By Scott Kanowsky
Investing.com — Eurozone inflation touched a fresh record high in September, fuelled in particular by soaring costs for energy, according to Eurostat data.
The of the currency bloc’s consumer price index for the month came in at 10%, up from 9.1% in August and above economists’ estimates of 9.7%.
On a monthly basis, the grew by 1.2%, up from 0.6% in August. Analysts had expected an increase of 0.9%.
Energy prices jumped by 40.8%, rising from 38.6% in the prior month, hinting at the impact a cutoff in key Russian gas supplies is having on the Eurozone. Costs for food, non-energy industrial goods, and services all moved higher as well, Eurostat said.
, which is racing to ween itself off of Russian gas, led the inflation surge. German consumer prices leapt to double-digit levels for the first time in more than 70 years, causing some economists to predict that Europe’s largest economy could slide by as much as 7.9% in 2023.
Berlin responded to this spike in inflation by unveiling a €200B plan to bring down gas and electricity prices, with finance minister Christian Lindner claiming that Germany is engaged in an “energy war” with Russia.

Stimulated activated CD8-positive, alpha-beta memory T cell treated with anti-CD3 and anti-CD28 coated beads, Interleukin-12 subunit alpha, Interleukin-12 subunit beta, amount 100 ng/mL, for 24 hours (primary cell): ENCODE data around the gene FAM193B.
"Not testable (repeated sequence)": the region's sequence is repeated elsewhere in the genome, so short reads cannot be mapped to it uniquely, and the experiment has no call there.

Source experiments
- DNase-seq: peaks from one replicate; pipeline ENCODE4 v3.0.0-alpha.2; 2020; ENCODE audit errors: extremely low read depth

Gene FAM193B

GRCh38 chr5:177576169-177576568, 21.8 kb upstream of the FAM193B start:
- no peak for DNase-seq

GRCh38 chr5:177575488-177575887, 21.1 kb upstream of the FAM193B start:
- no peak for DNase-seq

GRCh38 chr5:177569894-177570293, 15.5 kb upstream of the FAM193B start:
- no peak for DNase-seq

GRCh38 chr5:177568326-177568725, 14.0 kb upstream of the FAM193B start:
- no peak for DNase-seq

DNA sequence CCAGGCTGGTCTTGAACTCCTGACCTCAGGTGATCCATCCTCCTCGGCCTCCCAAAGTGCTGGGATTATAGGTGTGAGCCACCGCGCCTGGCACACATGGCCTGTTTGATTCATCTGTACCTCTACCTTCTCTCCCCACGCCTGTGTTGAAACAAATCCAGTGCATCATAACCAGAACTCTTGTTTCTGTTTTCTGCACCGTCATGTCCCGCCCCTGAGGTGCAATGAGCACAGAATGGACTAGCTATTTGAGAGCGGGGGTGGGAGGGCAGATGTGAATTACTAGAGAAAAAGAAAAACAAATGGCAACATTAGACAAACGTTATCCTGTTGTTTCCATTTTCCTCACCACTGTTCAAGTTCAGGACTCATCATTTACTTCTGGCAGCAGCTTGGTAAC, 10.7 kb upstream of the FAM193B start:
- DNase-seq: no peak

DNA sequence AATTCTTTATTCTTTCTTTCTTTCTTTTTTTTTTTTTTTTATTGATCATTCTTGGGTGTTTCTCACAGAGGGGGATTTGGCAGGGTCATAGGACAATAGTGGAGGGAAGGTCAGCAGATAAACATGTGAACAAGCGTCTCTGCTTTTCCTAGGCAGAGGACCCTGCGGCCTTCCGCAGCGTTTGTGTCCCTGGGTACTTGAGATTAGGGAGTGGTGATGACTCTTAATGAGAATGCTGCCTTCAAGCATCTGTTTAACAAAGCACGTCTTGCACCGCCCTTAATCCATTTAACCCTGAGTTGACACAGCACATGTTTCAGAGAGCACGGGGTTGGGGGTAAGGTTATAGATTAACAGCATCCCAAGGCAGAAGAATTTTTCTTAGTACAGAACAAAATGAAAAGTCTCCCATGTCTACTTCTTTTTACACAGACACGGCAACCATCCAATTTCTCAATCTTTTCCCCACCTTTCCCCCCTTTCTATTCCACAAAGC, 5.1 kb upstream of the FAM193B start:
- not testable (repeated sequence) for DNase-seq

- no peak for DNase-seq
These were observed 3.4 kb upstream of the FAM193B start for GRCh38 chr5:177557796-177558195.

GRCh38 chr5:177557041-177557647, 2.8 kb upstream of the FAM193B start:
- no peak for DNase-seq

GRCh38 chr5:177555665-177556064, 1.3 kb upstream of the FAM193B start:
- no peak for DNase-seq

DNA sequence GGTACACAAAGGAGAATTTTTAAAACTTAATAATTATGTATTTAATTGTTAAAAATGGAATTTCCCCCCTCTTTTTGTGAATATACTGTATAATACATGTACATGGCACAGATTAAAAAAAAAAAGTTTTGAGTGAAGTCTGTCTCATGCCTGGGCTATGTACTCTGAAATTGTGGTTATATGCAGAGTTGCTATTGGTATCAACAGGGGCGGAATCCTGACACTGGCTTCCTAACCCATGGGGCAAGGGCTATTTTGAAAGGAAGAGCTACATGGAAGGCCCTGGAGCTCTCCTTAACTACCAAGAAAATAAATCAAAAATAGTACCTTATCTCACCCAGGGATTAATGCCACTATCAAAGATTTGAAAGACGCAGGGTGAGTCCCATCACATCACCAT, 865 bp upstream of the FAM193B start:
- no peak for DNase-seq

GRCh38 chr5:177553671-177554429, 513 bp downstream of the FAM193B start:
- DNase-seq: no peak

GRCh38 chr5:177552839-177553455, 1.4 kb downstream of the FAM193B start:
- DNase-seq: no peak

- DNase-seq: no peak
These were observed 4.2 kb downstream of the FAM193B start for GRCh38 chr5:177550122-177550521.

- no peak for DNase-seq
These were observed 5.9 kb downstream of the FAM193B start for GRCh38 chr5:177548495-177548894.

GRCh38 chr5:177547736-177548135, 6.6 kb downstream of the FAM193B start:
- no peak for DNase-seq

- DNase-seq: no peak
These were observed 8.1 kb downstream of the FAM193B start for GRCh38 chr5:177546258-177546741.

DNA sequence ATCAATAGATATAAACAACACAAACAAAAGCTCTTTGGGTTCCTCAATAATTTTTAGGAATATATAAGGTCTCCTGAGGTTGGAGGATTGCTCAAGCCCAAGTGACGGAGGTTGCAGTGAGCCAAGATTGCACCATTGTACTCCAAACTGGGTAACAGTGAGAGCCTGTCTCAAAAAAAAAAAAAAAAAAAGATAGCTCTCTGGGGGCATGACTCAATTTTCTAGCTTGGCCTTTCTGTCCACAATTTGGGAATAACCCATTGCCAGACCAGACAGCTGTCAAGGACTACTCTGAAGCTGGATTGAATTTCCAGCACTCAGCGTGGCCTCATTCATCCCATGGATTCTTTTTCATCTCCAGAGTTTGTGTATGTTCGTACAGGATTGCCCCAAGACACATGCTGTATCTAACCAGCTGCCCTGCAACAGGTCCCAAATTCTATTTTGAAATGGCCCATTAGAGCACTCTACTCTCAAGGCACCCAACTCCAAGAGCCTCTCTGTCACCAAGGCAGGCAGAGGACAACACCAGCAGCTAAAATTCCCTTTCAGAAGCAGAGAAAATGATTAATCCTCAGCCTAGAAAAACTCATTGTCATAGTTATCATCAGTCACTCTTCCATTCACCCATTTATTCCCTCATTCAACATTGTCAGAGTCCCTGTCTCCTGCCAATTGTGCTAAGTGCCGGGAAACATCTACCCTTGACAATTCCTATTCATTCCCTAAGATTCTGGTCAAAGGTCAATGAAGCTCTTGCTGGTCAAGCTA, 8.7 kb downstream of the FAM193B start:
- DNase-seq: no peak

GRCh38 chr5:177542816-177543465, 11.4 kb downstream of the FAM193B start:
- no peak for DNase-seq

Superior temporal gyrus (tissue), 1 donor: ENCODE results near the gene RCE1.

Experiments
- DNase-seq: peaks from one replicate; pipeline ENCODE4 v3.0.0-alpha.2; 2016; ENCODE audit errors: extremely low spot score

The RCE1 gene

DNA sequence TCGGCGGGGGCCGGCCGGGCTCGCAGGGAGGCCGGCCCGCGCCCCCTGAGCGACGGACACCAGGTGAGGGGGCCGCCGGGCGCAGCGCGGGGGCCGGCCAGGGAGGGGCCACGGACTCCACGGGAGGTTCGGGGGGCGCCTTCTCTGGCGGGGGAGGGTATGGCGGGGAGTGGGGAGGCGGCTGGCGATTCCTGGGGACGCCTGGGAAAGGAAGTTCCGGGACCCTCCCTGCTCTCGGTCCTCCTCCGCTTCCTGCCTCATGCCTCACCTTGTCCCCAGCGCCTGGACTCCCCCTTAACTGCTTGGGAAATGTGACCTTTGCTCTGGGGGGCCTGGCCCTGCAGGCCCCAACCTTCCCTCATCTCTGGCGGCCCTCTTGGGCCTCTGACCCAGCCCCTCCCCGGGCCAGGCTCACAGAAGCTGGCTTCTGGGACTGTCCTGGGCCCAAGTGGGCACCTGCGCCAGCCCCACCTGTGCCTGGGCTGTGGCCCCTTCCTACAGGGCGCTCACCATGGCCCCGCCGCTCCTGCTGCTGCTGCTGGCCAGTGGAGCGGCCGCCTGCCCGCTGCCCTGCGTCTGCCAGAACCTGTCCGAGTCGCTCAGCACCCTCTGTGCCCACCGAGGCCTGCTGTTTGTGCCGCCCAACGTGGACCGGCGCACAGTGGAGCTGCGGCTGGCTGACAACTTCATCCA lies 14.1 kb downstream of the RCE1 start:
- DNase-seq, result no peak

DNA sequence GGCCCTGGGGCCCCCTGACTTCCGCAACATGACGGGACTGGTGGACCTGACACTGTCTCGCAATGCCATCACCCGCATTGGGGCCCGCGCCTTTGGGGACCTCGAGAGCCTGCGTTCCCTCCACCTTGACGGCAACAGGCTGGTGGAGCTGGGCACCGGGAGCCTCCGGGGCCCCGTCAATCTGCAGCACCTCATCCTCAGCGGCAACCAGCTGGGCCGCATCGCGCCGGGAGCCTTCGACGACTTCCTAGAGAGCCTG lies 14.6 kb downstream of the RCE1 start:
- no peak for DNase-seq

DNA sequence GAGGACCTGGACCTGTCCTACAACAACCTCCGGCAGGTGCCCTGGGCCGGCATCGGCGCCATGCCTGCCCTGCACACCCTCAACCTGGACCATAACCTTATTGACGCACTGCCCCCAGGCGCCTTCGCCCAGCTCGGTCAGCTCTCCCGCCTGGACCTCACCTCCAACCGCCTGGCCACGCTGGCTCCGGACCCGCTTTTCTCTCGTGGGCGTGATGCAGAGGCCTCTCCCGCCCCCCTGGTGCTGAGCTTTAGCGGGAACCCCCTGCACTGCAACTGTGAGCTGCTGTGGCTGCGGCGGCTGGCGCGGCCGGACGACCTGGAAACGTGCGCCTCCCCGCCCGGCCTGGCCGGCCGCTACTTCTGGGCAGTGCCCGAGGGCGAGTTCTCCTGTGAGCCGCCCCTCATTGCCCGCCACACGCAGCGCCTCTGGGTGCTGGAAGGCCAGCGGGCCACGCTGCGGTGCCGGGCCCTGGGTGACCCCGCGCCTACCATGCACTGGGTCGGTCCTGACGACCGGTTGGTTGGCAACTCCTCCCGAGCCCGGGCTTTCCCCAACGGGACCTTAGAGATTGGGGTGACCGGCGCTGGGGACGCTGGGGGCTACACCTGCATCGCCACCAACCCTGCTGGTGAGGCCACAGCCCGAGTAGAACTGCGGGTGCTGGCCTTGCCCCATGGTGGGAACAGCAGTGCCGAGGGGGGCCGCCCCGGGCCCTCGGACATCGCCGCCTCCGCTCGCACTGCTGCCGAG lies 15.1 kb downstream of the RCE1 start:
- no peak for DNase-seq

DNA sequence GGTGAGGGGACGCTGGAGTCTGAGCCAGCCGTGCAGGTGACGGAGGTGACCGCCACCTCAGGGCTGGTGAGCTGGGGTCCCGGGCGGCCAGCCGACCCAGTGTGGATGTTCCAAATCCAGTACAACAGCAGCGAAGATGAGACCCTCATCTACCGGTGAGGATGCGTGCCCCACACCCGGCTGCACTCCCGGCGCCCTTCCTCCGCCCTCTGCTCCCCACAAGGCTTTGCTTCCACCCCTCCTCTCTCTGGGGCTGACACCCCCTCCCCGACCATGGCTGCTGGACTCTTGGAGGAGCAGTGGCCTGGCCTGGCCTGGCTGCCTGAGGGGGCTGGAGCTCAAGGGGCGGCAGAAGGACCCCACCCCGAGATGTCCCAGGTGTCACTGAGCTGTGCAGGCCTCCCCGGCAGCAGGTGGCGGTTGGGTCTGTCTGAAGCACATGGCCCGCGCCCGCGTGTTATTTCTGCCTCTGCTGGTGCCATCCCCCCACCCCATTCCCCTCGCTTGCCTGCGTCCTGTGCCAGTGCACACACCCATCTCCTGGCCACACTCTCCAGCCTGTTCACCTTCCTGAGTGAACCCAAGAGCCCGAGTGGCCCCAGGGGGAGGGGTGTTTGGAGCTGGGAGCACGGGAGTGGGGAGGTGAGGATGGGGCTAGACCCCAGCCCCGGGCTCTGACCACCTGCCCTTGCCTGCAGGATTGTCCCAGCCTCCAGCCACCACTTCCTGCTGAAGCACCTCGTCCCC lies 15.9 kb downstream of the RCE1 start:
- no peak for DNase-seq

Price rises also ticked up in , although and – Europe’s second- and fourth-biggest economies, respectively – showed lower inflation.
Analysts at Oxford Economics said Friday’s numbers may prompt yet more aggressive interest from the European Central Bank, adding that it will most likely raise borrowing costs by a further 75 basis points.
This week, ECB members doubled down on their stated aim to quell red-hot inflation, with president Christine Lagarde calling price stability the central bank’s “primary objective.”
She added that its “first destination” is to achieve a return to the so-called “neutral rate,” which neither spurs nor hinders economic growth. ECB officials have predicted that that mark could be between 1% to 2% in the Eurozone.
The Frankfurt-based ECB has increased interest rates by a combined 125 basis points at its previous two meetings – its fastest pace of hikes ever. Its key deposit rate, which provides the effective floor for money-market rates, now stands at 0.75%, while the refinancing rate is 1.25% and the overnight lending rate is 1.50%.